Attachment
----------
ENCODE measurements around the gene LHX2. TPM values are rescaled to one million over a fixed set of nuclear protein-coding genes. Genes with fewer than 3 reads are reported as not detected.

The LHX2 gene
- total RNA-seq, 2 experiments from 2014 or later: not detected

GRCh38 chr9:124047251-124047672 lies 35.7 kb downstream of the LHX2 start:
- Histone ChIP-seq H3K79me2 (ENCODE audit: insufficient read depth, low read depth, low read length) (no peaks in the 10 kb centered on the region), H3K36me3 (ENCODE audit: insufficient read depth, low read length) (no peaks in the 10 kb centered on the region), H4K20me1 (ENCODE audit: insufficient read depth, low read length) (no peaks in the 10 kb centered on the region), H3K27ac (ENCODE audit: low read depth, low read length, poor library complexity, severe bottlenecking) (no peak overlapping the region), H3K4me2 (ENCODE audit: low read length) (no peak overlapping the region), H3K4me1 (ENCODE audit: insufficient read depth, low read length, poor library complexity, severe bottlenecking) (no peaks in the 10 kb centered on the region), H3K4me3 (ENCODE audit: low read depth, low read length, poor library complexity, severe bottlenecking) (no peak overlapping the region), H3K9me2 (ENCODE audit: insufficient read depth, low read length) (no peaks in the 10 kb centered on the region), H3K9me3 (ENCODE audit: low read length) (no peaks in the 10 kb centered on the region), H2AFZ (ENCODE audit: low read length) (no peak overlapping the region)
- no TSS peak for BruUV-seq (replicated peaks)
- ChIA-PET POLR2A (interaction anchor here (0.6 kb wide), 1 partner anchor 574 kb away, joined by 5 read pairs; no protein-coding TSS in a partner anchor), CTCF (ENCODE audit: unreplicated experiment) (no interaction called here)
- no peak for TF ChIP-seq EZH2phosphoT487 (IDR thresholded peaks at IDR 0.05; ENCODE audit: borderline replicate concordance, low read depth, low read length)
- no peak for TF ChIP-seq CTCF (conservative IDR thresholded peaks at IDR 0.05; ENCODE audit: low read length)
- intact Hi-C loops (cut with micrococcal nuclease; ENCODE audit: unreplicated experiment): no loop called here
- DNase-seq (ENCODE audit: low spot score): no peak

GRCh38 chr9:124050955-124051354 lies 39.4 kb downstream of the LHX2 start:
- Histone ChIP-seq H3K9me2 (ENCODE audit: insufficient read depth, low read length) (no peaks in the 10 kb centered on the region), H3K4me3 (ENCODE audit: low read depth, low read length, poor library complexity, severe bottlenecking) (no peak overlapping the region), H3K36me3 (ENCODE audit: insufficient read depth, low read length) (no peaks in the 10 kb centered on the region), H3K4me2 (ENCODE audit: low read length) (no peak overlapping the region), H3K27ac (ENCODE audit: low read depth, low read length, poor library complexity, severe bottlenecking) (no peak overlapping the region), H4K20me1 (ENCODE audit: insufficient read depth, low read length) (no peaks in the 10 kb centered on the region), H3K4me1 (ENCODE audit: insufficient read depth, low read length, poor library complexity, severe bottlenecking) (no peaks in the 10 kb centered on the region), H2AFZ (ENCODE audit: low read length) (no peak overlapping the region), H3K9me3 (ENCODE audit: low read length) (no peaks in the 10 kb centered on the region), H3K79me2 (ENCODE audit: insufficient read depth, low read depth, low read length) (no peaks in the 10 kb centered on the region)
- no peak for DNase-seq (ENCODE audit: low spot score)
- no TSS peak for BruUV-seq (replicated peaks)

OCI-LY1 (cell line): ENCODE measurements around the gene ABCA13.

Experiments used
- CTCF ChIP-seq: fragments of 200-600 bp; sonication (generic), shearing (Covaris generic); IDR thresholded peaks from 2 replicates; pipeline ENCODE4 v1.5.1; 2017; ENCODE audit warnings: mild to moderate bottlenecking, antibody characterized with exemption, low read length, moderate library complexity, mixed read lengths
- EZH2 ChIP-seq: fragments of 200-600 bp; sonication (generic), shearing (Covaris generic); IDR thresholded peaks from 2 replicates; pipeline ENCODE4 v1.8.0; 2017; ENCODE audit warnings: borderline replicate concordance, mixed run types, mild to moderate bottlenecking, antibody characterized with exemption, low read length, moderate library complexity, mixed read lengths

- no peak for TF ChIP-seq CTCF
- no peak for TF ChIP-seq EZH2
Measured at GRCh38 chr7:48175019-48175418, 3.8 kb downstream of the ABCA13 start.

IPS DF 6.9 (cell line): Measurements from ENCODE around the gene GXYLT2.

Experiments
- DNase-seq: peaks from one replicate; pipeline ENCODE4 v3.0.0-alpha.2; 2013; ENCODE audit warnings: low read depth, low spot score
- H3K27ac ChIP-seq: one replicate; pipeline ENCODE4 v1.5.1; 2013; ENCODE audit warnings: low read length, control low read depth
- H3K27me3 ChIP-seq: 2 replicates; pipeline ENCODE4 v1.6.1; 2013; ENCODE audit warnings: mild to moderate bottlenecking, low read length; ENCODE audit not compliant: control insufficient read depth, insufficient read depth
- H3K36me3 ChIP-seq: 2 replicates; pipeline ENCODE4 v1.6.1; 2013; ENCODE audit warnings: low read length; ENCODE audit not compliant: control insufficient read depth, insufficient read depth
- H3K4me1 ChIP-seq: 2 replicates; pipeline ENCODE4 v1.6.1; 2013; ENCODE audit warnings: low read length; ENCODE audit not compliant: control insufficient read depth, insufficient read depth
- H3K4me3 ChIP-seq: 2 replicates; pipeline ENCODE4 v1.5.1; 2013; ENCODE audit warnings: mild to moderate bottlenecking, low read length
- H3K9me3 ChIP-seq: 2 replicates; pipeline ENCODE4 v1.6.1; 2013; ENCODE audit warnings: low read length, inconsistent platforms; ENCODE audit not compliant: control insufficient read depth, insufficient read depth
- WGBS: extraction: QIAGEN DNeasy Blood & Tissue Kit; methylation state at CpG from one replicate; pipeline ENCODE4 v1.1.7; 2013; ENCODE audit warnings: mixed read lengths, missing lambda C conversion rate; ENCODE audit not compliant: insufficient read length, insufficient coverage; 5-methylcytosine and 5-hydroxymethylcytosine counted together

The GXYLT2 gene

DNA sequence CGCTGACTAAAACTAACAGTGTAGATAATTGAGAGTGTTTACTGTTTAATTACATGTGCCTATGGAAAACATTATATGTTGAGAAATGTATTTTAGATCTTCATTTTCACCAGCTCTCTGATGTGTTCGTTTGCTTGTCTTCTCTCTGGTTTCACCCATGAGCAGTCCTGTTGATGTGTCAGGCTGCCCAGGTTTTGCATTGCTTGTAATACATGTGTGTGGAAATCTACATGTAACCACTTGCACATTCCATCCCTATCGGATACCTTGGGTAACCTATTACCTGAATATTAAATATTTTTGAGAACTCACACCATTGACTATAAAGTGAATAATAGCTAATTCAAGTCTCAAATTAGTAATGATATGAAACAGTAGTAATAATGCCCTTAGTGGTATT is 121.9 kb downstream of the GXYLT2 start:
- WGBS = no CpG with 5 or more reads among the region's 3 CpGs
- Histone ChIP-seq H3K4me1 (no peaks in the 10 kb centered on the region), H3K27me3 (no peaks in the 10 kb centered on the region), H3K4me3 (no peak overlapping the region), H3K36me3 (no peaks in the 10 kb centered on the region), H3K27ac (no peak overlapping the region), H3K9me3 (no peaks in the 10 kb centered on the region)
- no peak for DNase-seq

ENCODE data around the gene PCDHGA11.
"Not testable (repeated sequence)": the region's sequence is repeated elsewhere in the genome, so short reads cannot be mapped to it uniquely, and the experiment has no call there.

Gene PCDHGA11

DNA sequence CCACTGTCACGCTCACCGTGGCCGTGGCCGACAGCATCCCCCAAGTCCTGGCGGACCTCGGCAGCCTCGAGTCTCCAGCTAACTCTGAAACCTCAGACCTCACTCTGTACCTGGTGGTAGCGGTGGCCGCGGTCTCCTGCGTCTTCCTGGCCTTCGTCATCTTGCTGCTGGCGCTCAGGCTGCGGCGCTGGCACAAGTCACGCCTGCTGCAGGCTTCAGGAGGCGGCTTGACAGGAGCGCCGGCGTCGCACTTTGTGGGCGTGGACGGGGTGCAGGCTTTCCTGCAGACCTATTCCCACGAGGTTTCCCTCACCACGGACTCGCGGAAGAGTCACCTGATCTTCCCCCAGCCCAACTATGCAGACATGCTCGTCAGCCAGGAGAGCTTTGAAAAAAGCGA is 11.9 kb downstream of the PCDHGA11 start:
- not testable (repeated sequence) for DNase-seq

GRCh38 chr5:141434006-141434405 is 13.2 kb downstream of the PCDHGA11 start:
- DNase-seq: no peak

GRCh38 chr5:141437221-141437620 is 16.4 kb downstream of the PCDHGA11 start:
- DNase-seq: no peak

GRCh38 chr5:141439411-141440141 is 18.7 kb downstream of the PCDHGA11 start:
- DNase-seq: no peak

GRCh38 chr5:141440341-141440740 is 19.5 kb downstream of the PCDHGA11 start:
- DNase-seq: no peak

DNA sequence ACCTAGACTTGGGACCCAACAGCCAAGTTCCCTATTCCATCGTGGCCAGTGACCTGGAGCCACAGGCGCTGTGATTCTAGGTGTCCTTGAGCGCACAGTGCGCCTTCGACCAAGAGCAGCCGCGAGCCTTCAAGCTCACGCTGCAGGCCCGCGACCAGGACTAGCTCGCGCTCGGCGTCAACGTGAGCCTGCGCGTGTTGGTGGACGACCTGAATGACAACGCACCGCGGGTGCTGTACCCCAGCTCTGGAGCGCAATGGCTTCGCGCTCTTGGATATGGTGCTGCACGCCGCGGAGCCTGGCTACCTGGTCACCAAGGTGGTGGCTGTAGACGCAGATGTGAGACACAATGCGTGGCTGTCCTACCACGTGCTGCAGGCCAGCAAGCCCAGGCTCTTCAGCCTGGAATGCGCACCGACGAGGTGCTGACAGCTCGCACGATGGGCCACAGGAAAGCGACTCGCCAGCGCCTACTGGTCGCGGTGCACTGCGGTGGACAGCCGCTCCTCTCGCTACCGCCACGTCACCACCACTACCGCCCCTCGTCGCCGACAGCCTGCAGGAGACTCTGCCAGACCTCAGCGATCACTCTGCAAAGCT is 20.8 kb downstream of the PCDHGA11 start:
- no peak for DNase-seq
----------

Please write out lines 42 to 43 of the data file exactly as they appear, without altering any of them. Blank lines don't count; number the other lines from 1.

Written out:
- not testable (repeated sequence) for DNase-seq

GRCh38 chr5:141434006-141434405 is 13.2 kb downstream of the PCDHGA11 start: